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Panicum Linnaeus. Subfamily: Panicoideae. Tribe: Paniceae. Subtribe: Panicinae. supertribe: Panicodae. clade: "PACMAD". Panic Grass.

Contributed by Richard J. LeBlond

Key to Panicum

There has been considerable controversy over the generic limits of Panicum. In its broader past conceptions, it has been considered to include (in our area) taxa sometimes and variously segregated as Brachiaria, Dichanthelium, Eriochloa, Paspalidium, Phanopyrum, Steinchisma, Urochloa, and Janochloa. All were originally recognized based on morphological characteristics, to which have recently been added anatomical, chemical, and other evidence. Crins (1991) recognizes Eriochloa, Urochloa (including Brachiaria), Paspalidium, and Panicum as genera, with Panicum subdivided into subgenera Panicum, Agrostoides, Dichanthelium, Phanopyrum, and Steinchisma. We prefer to recognize most of the segregates as genera, pending further analyses, since there is little evidence that these groups are more closely related to one another than they are to other genera recognized in the Paniceae. Phanopyrum and Dichanthelium are the only segregate groups with C3 photosynthesis. Eriochloa and Urochloa (including Brachiaria) have C4 photosynthesis, with PEP-ck decarboxylation. Panicum and Paspalidium have C4 photosynthesis, with NAD-me or NADP-me decarboxylation. Steinchisma, in addition to its unusual expansion of the palea, apparently has a peculiar photosynthetic pathway, described by Crins (1991) as "intermediate between" C3 and C4 photosynthesis; "the leaves have Kranz anatomy, but there are fewer organelles than usual in the outer sheath."

We agree with Hansen & Wunderlin (1988) that “Dichanthelium is as ‘good’ a grass genus as many others (e.g. Brachiaria, Sacciolepis, and many more in other tribes)”. Despite arguments to the contrary, there is little doubt that Dichanthelium is a natural group. Zuloaga, Ellis, and Morrone (1993) argue against the recognition of Dichanthelium as a genus, preferring to treat it as a subgenus under Panicum. They state, however, “within Panicum, Dichanthelium can be distinguished at the subgeneric level by the following set of characters: lax inflorescences; ellipsoid to obovoid spikelets; upper glume and lower lemma usually 7-11 nerved; upper anthecium apiculate or shortly crested, and simple papillae on the lemma and palea. Anatomically, all species are non-Kranz or C3, with the outer parenchymatous sheath lacking specialized chloroplasts”, etc. The argument that Phanopyrum also has C3 photosynthesis does not materially affect the issue of the taxonomic rank at which to recognize the groups.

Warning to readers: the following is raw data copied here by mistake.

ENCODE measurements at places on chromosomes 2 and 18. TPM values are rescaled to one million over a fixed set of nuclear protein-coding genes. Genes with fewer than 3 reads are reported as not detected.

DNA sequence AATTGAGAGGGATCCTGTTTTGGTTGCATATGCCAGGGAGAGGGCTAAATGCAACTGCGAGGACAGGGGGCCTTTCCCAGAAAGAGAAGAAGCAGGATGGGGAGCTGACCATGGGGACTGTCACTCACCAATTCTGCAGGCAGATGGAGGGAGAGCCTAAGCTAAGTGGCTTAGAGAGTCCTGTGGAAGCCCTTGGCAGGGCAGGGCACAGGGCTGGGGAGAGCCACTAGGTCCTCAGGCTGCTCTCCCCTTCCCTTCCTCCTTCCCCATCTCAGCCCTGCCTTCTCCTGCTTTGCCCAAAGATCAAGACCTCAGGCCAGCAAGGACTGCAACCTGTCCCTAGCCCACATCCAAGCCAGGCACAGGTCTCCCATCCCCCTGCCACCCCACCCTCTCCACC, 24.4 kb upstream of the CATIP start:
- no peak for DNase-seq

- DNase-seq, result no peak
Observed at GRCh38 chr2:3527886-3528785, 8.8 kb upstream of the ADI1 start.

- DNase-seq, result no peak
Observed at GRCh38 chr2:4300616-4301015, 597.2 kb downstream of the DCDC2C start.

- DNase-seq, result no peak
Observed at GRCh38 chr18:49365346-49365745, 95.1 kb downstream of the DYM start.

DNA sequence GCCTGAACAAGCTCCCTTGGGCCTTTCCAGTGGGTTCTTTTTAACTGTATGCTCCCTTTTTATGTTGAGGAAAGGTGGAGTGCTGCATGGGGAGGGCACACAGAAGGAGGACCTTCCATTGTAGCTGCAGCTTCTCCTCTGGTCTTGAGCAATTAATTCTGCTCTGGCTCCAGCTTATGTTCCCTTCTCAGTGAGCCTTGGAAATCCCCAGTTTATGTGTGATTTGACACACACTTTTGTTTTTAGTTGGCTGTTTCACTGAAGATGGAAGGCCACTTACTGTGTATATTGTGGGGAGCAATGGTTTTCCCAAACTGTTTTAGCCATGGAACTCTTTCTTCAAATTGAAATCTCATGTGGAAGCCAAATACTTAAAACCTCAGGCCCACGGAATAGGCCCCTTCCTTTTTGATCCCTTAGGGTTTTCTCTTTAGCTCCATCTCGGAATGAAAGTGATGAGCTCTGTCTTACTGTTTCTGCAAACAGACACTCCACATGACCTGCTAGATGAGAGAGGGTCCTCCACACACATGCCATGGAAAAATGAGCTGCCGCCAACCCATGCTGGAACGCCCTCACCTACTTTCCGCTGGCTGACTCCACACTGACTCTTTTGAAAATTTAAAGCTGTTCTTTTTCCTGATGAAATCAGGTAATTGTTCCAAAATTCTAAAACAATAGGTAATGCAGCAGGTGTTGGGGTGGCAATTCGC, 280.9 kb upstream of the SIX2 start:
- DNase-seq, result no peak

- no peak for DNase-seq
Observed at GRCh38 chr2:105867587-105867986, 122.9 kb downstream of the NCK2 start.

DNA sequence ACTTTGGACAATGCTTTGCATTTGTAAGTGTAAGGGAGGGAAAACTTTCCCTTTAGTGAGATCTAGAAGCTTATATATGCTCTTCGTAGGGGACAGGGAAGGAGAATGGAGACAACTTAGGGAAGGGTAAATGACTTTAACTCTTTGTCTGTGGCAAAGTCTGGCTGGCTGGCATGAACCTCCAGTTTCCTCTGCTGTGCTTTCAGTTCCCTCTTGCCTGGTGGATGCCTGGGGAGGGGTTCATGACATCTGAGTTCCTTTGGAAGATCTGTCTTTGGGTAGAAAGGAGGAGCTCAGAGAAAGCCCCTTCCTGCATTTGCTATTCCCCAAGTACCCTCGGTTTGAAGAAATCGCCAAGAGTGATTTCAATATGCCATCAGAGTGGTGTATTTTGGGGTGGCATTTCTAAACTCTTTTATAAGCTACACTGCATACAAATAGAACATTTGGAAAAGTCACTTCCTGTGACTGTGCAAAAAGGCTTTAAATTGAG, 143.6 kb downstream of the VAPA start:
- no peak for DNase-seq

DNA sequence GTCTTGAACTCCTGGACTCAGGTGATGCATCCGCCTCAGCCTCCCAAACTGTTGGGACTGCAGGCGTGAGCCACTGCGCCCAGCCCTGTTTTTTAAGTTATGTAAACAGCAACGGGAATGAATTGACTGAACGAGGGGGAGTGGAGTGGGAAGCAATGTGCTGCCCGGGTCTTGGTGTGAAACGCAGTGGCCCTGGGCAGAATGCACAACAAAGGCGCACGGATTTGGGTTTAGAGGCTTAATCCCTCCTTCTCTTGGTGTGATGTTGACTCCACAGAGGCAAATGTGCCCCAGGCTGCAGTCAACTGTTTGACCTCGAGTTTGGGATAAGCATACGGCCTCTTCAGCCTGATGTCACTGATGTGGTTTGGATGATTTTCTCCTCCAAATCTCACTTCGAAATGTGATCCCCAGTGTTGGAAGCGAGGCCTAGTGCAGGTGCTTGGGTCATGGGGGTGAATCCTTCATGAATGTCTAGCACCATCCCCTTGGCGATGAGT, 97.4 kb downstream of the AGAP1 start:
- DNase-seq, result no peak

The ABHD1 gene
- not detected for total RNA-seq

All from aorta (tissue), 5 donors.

We also agree with Hansen & Wunderlin (1988) that “the acceptance of Dichanthelium provides a more consistent generic classification”. It offers conveniences, as well, in our area, where Dichanthelium and Panicum are readily distinguishable from each other, and the combined genus would be very large, indeed.

ID notes:{INTRODUCTION: Describe differences between Panicum, Dichanthelium, Urochloa (=Brachiaria), and Paspalidium, all of which are treated as Panicum in RAB. Describe collection methods and character analysis.}

Ref: Crins (1991); Darbyshire & Cayouette (1995); Delfini et al. (2023); Freckmann & Lelong (2003c) In Flora of North America Editorial Committee (2003a); Haines (2010); Hansen & Wunderlin (1988); Landge & Shinde (2021); LeBlond (2020); Lelong (1986); Sorrie (2018b) In Weakley et al. (2018a); Zuloaga (2022); Zuloaga & Morrone (1996). Show full citations.

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image of plant© Gary P. Fleming | Panicum flexile | Original Image ⭷
image of plant© Keith Bradley | Panicum amarum | Original Image ⭷
image of plant© Gary P. Fleming | Panicum amarum | Original Image ⭷